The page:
An Australian citizen has still not been told what charge he is facing, has only just been seen by Australian officials and is yet to meet his lawyer, despite spending 30 days behind bars in Baghdad.
Australian officials visited Robert Pether for the first time on Monday, day 26 of his detention, and are now asking if he can get a meeting with his lawyer.
Pether’s wife, Desree, spoke to her husband on Monday, their second call during the four-week ordeal, and said he was “desperate” and felt betrayed by both Iraq and Australia.
Desree said she was deeply frustrated by the time it took for Australian officials to visit her husband and begin requesting that Iraqi authorities allow a meeting with his lawyer.
“I’m absolutely astonished,” she told Guardian Australia, speaking from Ireland. “The fact is there is no charge, so technically they could be released, and because of that, and because of the inactivity, this could have happened ages ago and saved a lot of angst.”
Pether, a mechanical engineer, had been working on a project to build a new Central Bank of Iraq headquarters in Baghdad but the project had become mired in a contractual dispute.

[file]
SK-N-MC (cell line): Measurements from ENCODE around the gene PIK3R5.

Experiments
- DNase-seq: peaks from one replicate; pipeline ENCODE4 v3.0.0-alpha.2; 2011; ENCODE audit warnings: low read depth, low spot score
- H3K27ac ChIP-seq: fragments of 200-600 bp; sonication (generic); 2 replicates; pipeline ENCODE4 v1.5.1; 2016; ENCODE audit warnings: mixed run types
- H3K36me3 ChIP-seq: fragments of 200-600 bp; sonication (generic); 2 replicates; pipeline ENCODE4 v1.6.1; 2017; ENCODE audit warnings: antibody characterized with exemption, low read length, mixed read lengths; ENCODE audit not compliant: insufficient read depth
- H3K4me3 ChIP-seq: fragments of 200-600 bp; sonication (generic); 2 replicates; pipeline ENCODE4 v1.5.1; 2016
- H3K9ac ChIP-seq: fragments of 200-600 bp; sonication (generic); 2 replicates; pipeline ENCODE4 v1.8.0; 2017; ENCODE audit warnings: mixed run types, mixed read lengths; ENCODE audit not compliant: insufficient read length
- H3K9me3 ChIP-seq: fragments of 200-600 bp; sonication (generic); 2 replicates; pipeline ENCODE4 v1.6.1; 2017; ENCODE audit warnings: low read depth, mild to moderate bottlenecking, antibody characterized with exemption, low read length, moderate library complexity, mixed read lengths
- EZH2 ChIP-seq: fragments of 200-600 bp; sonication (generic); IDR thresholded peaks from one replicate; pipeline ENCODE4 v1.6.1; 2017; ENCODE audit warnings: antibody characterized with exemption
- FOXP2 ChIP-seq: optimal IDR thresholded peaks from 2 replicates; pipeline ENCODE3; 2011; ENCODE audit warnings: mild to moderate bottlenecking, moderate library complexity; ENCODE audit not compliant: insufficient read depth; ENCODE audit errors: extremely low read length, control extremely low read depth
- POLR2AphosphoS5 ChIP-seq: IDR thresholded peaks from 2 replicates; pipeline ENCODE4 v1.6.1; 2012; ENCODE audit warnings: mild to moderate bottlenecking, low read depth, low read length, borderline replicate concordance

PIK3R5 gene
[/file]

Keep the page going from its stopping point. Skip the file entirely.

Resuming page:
The bank invited the Dubai resident to the city, assuring him the issues had been resolved. When he arrived for a meeting, he was arrested.
Desree said her husband had sought advice from Australia’s embassy before travelling to Iraq and had been assured he would be safe.
She said she had since learnt that another Australian had been arrested in similar circumstances.
She said she was “massively frustrated” and felt let down by the Australian government.
“What’s happening is next Monday they will visit Robert again, and they are taking him a book,” she said. “That’s it. Oh, and a couple of photos that I’ve sent them to print out.
“They’re also asking if his lawyer can visit, so he can actually meet his lawyer.”
Pether is originally from Sydney but has worked in the Middle East for more than a decade. He has never had any difficulty in Iraq before.
He was arrested with an Egyptian colleague; the Egyptian embassy was the first to get them a phone and arrange a call to Desree.
Desree is caring for their three children, who she said were having a hard time dealing with the arrest.
“I’m worried about Robert but I’m also worried about my kids,” she said. “Our family is unravelling and this needn’t have happened.”
The department has previously declined to comment on the case, other than to say it is seeking urgent consular access to a man in Baghdad.
It also said its general advice was not to travel to Iraq due to the risk of violence, kidnapping, armed conflict and the volatile security situation.